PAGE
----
President Trump has proposed organizing a special military parade to honor members of the armed forces. It would be the first such parade since the 1991 National Victory Celebration marking the end of the Gulf War. With the deficit ballooning, the idea has raised concerns about it costs. The 1991 parade had a reported price tag of $12 million, equal to $22 million in 2018 dollars. Office of Management and Budget Director Mick Mulvaney told a congressional panel that the costs would be between $20 million and 30 million. While that range is in line with an extrapolation of the 1991 event, current defense costs and security requirements could push the price tag much higher.
Decades have passed since the last parade, and it’s difficult to find a detailed breakdown of the costs that went into that $12 million figure. According the Washington Post at the time: “Most of the public money will be spent flying the troops here from military bases around the country and Europe and housing them in college dormitories, military barracks and hotels. Tanks, missiles, a 50-bed military hospital and other pieces of heavy equipment used in the war also are being shipped by rail and truck.” Initially, organizers hoped to bring 10,000 Gulf War veterans to the parade, but that figure was scaled back because of the cost concerns.
The parade also included a flyover of 83 military aircraft. It is unclear how much of the cost of this was reflected in the parade’s price tag, since “Air Force and Army officials [said] the trips to Washington [were] counted as training flights for the aircraft crews.” The flyover costs would be much higher today because the cost-per-flight hour for aircraft has grown precipitously. For example, in 1991 it cost $4,000 ($7,400 in 2018 dollars) per hour to fly an F-15 Eagle, compared to recent figures showing costs of $8,600 for an F-15D and $22,500 for an F-15C. The F-15’s replacement, the F-22 Raptor, is even costlier at nearly $36,000 per flight hour.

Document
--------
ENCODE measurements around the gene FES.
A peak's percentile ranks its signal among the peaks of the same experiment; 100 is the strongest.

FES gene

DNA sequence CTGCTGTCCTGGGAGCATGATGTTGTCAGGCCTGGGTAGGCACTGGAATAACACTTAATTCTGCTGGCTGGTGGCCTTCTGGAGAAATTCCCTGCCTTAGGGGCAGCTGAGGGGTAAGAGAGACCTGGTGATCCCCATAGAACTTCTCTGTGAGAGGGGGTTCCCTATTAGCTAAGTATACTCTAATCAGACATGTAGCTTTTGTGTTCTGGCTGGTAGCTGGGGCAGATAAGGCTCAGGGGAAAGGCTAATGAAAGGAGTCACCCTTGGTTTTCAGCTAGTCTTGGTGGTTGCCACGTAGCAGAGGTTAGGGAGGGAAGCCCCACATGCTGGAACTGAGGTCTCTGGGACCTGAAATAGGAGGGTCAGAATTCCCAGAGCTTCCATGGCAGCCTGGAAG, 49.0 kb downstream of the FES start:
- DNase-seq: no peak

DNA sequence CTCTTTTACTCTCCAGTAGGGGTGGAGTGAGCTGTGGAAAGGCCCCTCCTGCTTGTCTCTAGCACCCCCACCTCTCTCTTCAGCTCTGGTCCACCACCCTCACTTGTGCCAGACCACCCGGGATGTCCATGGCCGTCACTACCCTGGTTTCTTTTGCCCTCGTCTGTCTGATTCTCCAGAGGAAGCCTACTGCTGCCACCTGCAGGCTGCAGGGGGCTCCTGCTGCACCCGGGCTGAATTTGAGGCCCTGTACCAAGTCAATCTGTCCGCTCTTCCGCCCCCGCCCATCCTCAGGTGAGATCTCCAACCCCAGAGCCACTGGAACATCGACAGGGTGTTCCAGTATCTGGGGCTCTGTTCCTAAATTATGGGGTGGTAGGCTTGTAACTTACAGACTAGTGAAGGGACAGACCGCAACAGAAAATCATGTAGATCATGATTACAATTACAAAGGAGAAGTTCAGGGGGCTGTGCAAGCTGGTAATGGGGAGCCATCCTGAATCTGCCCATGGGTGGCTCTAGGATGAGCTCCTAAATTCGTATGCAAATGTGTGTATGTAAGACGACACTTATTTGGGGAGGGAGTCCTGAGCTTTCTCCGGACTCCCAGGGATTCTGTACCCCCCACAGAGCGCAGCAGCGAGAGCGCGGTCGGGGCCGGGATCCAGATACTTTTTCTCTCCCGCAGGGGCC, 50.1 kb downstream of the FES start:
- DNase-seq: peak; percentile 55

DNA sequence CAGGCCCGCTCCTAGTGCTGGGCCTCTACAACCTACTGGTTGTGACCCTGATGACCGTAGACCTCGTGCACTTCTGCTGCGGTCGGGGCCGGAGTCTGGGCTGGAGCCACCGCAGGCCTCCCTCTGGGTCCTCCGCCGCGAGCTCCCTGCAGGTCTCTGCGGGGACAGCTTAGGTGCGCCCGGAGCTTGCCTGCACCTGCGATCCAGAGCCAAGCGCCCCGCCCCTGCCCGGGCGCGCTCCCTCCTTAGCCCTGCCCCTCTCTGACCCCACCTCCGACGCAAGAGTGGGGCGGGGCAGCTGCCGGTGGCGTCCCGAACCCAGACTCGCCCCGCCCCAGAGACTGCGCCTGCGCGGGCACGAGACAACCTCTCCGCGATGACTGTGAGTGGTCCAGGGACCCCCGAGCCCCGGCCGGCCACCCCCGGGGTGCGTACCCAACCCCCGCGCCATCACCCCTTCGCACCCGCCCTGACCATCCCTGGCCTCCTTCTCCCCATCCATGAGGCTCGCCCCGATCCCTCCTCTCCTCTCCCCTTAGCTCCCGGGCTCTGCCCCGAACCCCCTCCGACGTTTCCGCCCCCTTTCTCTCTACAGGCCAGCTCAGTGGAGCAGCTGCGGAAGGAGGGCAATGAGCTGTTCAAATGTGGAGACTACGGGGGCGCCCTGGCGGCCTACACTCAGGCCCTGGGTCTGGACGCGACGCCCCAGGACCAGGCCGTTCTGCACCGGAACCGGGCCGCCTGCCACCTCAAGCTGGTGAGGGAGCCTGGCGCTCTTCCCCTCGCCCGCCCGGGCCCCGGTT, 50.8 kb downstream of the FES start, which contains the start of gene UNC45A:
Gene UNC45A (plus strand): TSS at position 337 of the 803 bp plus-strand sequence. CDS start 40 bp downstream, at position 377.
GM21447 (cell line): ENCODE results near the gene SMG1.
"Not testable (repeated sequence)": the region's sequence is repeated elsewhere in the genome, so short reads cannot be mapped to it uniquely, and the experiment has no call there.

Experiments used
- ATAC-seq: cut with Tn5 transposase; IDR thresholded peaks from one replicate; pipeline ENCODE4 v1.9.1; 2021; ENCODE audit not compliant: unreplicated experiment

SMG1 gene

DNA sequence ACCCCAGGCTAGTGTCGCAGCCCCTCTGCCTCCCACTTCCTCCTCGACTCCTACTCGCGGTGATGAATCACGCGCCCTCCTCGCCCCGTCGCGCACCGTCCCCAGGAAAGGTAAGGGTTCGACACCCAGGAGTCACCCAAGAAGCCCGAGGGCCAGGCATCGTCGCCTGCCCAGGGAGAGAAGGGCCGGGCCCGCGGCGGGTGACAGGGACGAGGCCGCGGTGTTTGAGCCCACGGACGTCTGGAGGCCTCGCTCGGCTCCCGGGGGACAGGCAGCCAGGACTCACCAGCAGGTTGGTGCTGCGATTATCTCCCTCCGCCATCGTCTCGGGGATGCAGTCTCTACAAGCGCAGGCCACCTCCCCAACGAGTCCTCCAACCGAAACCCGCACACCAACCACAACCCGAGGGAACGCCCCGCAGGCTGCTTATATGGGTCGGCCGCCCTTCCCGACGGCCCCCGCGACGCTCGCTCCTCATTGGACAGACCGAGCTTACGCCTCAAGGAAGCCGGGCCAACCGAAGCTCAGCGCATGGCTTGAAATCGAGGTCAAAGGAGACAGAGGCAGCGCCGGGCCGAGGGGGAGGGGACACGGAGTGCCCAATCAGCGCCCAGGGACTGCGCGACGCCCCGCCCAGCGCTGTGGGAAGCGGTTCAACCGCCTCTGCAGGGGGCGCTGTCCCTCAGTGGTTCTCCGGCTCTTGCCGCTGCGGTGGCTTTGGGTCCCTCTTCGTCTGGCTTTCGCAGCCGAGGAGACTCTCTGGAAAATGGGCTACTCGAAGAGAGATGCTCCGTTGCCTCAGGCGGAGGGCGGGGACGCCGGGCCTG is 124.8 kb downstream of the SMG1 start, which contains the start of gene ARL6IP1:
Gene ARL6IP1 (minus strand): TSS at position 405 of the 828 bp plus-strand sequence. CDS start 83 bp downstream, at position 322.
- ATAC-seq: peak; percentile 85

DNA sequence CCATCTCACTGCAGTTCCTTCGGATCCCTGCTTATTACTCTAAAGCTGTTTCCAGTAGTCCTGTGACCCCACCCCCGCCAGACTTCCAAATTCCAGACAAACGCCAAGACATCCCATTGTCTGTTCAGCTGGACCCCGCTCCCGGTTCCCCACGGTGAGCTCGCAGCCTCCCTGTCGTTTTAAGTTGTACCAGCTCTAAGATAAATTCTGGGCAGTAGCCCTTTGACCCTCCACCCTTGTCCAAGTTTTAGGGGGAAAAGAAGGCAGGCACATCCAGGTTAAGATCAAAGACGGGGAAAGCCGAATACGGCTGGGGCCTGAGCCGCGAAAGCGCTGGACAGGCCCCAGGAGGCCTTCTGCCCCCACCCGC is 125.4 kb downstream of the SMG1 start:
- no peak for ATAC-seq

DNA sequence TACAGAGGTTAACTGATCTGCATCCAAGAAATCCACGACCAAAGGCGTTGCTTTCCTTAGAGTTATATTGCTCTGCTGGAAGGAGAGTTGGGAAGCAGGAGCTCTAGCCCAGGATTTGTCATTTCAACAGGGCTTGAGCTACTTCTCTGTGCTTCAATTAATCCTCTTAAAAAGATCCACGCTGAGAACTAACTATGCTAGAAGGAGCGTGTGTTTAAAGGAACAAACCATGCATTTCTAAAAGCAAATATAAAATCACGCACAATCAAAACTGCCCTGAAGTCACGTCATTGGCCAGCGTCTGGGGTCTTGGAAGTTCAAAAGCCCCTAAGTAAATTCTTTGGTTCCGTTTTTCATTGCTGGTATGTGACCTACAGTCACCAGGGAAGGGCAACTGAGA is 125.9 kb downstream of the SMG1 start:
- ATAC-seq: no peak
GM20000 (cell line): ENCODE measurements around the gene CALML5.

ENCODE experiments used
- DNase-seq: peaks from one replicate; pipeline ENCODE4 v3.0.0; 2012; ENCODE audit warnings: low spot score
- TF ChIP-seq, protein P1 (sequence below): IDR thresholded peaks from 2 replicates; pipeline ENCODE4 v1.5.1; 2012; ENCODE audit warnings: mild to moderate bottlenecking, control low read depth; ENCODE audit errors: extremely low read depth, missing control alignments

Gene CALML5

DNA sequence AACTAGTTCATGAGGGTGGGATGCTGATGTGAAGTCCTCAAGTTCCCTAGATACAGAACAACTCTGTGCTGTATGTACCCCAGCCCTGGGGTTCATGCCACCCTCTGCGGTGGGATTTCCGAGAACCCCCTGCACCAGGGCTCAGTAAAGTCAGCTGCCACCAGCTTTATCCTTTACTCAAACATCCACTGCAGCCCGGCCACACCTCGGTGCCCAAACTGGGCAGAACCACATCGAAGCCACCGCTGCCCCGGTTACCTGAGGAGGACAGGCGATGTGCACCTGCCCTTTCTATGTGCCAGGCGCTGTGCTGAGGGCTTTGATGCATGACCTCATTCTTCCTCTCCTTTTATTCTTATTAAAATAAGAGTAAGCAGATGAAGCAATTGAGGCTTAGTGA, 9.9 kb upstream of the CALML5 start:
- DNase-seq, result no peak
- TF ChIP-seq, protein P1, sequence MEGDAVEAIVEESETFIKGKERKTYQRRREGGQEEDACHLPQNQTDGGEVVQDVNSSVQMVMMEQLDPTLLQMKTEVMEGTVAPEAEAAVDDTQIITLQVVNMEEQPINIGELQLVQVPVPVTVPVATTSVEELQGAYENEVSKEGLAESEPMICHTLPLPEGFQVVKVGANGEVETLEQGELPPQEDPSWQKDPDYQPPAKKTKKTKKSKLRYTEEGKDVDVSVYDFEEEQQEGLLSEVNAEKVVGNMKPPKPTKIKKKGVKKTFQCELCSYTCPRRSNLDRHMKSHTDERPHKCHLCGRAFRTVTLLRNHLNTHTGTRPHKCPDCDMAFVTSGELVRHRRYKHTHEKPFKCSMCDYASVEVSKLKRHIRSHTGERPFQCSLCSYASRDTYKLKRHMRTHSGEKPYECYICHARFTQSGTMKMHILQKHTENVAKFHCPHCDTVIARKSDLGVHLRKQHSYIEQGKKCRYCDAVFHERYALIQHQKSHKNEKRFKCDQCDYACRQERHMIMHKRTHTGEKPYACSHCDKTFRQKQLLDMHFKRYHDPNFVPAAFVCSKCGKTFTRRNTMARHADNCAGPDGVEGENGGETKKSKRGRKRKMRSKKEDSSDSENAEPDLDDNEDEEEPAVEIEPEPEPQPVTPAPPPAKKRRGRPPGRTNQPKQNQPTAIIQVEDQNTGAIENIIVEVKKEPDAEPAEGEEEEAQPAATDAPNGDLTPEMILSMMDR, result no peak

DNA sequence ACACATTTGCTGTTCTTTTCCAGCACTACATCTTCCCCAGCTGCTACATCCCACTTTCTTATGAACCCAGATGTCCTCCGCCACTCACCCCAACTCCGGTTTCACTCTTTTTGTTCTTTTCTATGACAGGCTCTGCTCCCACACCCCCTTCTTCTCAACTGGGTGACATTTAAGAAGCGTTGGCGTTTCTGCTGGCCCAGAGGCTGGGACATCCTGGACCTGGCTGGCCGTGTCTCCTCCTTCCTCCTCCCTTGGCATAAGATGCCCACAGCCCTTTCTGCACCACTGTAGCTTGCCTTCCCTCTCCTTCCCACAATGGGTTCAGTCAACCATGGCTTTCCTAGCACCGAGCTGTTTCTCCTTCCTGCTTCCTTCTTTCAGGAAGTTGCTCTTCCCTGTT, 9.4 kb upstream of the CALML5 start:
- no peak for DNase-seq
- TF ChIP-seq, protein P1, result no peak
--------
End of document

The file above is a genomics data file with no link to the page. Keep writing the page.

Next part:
Like presidential inaugurations and other major events where many dignitaries and a large public crowd are expected, the parade would be considered a National Special Security Event, making the U.S. Secret Service the lead agency for planning and coordinating security. For FY 2017, the Secret Service’s special events budget totaled $52 million (compared to $4.5 million for 2018). Additional inauguration-related funding has been annually appropriated by Congress since 2001, starting at $6 million and rising to $20 million for 2017.
The ultimate costs to the military would depend on the length of the parade, but the security costs for setting up a perimeter zone around the parade route would likely be in line with the amount required for the 2017 inauguration. The costs for the 1991 Victory Celebration were partially defrayed by public donations of at least $3.5 million. Holding that event on a Saturday helped to keep costs down too, as it was not necessary to close government offices or give federal employees a bonus paid-leave day.
Mulvaney suggested that existing funds could be repurposed to cover the costs of the parade. That would still represent either a drain on other resources or a redirection of money that could otherwise be used to reduce the deficit. Moreover, there is a lack of transparency associated with events like the formerly-held Public Service Appreciation Day expo on the National Mall or presidential trips abroad. A full accounting of the expenses would require a comprehensive review by the Government Accountability Office, which wouldn’t be completed until long after the confetti has been cleaned from the streets.
Demian Brady is the Director of Research for the National Taxpayers Union Foundation, a nonprofit research organization devoted to holding government at all levels accountable to taxpayer concerns.